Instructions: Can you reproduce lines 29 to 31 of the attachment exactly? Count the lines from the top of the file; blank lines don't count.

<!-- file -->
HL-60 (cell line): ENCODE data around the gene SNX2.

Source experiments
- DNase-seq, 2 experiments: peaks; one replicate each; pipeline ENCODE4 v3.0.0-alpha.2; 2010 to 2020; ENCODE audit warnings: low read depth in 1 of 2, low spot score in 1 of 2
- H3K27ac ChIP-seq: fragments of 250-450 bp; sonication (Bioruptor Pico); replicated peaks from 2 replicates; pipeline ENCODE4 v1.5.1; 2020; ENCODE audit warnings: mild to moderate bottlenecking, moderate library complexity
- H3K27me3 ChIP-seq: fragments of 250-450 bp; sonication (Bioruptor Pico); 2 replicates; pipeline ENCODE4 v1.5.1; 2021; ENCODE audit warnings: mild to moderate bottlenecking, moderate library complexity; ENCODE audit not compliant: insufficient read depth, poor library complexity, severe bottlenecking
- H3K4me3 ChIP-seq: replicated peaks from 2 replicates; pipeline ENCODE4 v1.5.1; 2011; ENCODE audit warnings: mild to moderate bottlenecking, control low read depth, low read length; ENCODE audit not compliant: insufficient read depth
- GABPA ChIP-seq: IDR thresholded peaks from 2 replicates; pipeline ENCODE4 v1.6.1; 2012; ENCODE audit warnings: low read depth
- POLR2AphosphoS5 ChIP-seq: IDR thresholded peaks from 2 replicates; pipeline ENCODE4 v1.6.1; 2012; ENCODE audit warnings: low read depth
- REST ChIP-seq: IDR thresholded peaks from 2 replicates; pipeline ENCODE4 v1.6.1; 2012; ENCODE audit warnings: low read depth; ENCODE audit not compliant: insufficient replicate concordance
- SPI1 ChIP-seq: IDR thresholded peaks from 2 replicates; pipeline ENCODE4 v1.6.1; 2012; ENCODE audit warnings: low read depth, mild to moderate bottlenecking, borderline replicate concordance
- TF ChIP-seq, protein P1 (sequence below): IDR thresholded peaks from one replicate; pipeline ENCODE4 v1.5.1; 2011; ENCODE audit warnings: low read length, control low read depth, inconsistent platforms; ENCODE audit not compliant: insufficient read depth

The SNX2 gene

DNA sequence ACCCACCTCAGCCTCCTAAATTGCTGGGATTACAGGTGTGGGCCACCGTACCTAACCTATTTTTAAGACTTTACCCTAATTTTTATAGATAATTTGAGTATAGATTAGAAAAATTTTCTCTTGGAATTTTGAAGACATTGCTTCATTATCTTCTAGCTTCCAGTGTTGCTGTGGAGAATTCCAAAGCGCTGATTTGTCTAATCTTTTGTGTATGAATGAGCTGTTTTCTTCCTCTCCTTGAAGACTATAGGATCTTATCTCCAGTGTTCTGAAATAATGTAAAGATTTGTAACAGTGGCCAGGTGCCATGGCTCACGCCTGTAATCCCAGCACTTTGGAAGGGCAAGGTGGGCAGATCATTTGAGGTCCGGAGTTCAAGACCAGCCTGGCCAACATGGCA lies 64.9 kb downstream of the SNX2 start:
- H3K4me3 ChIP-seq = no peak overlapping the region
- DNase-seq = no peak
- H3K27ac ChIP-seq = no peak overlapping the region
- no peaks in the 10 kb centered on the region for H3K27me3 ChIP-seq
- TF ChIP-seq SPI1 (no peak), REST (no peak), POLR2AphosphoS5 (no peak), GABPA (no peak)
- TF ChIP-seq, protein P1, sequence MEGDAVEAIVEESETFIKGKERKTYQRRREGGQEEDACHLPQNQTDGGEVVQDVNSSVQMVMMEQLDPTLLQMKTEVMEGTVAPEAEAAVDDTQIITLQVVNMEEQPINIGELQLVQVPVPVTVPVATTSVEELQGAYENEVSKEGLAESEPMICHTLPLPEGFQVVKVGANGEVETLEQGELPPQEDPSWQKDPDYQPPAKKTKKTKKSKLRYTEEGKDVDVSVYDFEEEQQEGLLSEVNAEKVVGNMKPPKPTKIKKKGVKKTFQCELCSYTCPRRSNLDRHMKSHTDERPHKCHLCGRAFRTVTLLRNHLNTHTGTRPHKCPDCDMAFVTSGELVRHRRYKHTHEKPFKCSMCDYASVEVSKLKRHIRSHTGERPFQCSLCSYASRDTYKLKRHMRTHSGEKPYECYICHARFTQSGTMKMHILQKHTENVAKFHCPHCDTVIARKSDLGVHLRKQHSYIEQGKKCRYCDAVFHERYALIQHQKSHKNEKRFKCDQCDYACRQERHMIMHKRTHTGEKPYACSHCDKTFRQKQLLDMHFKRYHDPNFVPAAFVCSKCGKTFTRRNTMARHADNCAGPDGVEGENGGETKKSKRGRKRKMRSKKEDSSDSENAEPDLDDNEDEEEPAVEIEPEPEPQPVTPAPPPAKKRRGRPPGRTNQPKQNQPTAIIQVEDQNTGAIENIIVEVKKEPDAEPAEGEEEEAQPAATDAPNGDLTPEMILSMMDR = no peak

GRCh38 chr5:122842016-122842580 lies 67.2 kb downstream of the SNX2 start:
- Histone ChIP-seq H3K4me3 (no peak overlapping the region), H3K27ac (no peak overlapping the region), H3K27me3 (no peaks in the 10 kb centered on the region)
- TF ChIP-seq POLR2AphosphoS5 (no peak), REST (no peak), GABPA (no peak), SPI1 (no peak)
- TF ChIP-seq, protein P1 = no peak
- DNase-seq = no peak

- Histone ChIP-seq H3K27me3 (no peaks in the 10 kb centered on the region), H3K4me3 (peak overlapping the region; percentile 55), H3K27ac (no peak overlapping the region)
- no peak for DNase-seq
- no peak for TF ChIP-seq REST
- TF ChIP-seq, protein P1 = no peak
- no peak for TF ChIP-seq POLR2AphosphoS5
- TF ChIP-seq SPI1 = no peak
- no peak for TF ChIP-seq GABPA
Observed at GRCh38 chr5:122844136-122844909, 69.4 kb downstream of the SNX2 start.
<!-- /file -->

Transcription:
- no peak for TF ChIP-seq POLR2AphosphoS5
- TF ChIP-seq SPI1 = no peak
- no peak for TF ChIP-seq GABPA